As the millennium dawned, the buzz was all about convergence. Companies merged and products were packaged into bundles, offering consumers more products that operators hoped they would buy from a single provider.
But as telecom experts look out toward the end of the decade, they see the speed of change accelerating and state the new buzzword: divergence. It’s all about even more products, from new providers and devices.
On the horizon, traditional wireline telephone carriers will ramp up for video delivery. Power companies want to piggyback broadband onto the electric lines coming into the home. Private firms are promoting wireless-fidelity (Wi-Fi) projects, and they’re being adopted by public entities such as the citywide network recently put out to bid by the city of Philadelphia.
|<p>Platforms of the Future</p>|
Mobile Video: Currently, 2/3 of cell phone users don’t have video-enabled hand sets. The predicted penetration is expected to jump drastically in the next year and a half, hitting a penetration rate of 30 million video phones in use in 2010.
Broadband from telephone providers: Companies such as Verizon and SBC have currently penetrated roughly 28.6% of the market for broadband services.
Fiber-to-the-Premises: FTTP penetration reached 1.9 million homes at the end of 2004. That penetration is anticipated to reach 11.8 million homes by the end of 2009, half of which buy their services from Verizon.
Source: In-Stat/MDR market analyses
PHONES WILL EXPLODE
Wireless access using microwave technology (Wi-MAX) is also at the starting gate.
Then there’s that delivery device already in most consumers’ pockets and purses: the cell phone. Video delivery to handsets is in its nascent stages, with an estimated 1.1 million users this year, according to a recent survey by the market research firm In-Stat/MDR (a sister company to Multichannel News). Video phones are about to explode, according to that survey, which predicts the service will reach about 30 million subscribers by 2010.
In addition to content delivered by the cellular providers themselves, companies like Qualcomm Inc. are investing in video delivery, bypassing cellular carriers. That company announced earlier this year it would invest $800 million in a technology to broadcast 15 live video channels directly to cell phones, sidestepping traditional networks.
The industry is moving so fast, “things have changed since we started this conversation,” said Robert Thompson, a professor at Syracuse University with the Center for the Study of Popular Television.
Technologies such as cable and direct-broadcast satellite suddenly find themselves among older media, examining how they can “surf the wave of change,” said one programming executive.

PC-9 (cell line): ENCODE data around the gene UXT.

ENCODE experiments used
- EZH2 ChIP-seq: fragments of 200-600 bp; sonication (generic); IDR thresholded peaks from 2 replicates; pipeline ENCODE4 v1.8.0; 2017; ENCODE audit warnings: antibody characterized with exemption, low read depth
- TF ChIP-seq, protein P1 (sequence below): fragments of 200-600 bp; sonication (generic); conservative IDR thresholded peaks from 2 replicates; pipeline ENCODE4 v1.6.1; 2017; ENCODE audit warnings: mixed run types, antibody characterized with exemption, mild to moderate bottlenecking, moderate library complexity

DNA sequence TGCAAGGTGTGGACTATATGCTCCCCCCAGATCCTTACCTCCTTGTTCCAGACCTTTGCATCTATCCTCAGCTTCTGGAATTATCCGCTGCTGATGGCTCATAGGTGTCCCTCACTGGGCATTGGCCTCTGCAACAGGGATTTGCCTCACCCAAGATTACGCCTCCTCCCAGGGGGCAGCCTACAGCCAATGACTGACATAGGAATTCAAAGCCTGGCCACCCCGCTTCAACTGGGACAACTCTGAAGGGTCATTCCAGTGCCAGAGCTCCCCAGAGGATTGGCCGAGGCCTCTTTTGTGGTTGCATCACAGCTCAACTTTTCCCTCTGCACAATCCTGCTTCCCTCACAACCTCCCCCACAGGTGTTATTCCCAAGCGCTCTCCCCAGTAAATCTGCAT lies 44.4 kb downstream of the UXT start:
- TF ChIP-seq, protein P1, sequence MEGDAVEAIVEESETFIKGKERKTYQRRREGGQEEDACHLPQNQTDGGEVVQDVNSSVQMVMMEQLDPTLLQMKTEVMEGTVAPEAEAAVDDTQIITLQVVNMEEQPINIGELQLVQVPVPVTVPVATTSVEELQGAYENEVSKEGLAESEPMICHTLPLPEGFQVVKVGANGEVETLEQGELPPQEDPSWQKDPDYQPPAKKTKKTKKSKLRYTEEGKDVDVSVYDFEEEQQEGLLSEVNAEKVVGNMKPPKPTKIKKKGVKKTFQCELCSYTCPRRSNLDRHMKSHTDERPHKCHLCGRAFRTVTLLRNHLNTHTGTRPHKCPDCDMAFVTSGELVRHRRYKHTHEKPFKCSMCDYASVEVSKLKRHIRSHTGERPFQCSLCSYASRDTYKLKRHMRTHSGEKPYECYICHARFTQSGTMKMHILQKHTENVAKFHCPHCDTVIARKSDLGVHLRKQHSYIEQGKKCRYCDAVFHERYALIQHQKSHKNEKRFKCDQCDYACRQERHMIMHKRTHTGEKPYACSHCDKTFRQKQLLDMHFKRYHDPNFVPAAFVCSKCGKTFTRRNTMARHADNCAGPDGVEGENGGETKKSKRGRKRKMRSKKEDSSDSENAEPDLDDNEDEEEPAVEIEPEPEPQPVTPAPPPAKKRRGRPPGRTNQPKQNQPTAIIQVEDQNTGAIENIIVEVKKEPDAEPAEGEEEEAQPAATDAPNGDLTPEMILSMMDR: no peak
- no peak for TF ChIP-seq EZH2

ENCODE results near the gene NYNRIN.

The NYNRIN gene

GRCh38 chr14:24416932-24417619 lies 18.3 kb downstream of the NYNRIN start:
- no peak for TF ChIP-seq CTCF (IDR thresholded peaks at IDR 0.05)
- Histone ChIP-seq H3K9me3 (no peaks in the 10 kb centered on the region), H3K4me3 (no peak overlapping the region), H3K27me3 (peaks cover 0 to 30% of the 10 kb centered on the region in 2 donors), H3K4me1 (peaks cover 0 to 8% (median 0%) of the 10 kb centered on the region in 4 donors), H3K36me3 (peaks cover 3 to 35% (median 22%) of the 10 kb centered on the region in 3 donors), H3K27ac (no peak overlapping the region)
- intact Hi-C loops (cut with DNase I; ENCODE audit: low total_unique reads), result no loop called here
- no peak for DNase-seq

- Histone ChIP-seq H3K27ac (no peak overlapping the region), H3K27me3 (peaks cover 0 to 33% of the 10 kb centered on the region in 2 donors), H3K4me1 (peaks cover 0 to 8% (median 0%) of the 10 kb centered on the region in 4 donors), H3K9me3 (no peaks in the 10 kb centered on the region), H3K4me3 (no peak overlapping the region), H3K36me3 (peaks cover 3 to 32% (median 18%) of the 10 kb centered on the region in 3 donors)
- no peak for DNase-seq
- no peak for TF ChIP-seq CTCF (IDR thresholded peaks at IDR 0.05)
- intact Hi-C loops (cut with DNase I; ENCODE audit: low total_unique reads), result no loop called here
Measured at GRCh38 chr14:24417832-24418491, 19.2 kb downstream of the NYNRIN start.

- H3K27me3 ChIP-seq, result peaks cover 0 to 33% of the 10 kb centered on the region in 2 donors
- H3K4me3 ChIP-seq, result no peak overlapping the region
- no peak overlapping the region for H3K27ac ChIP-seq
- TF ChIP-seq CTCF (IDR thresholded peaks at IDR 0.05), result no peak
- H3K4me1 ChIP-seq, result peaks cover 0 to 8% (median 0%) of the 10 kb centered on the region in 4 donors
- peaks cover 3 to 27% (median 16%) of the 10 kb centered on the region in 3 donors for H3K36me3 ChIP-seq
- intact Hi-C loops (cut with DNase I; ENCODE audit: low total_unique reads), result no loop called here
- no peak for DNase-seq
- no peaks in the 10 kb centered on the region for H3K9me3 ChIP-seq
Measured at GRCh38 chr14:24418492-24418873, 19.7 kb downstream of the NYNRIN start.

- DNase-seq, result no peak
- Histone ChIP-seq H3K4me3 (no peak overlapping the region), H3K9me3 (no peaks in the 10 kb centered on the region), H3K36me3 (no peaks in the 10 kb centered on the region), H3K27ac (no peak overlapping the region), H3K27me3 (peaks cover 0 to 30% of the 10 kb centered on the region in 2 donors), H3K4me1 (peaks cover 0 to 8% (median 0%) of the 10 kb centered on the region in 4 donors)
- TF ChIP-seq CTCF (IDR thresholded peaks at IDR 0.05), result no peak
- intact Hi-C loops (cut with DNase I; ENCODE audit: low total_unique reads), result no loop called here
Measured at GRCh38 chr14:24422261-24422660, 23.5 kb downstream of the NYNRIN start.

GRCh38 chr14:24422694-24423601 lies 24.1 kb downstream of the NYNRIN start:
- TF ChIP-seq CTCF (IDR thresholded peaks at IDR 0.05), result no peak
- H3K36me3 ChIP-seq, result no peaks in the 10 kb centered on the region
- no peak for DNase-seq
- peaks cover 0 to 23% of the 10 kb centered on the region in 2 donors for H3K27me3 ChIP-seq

The most watched emerging competitor appears to be telco TV, whether it’s the fiber-to-the-premises transport system being deployed across the 29 states served by Verizon Communications Inc.; or the Internet-protocol service promised by SBC Communications Inc.
Verizon is currently testing its product in Keller, Texas, scheduled to be its first commercial market later this year. Executives said the plant has high-speed data service with downstream speeds of 30 Mbps and upstream speeds of 5 Mbps. This company should pass 3 million homes with its FTTP plant by the end of 2005.
SBC has invested $400 million on IPTV software from Microsoft Corp. and the company anticipates launching its video-delivery service by the end of this year or early 2006, according to published reports.
There’s no question the telcos will have a position in the multimedia marketplace over the next decade, said Sanford Bernstein & Co. cable and satellite analyst Craig Moffett.
“I’m skeptical of the long-term impact,” he said, questioning whether the Internet speeds promised will be sufficient to compete with cable modems and whether the whole business model works. He also questioned how telephone companies would compete with current providers, as telcos are, in his estimation, at a cost disadvantage in programming and labor.
Both telcos have been especially aggressive competing for high-speed Internet customers, substantially dropping their monthly fees for digital-subscriber line service. Venture capitalists had a hard time making the economics work when the monthly fee averaged $25, Moffett said.
“It will be even harder at $15 a month, under DSL’s current pricing plan,” he said.
Cable executives are confident they have the plant and the product to survive the telco challenge. As an industry, cable has spent $80 billion over the last five years on its hybrid fiber-coax plant, bringing fiber closer to the home and raising the quality of the plant to 750-MHz, according to Comcast chief technology officer David Fellows. As a result, that plant is better suited to creating the personalized experience experts predict will be demanded by consumers over the next decade.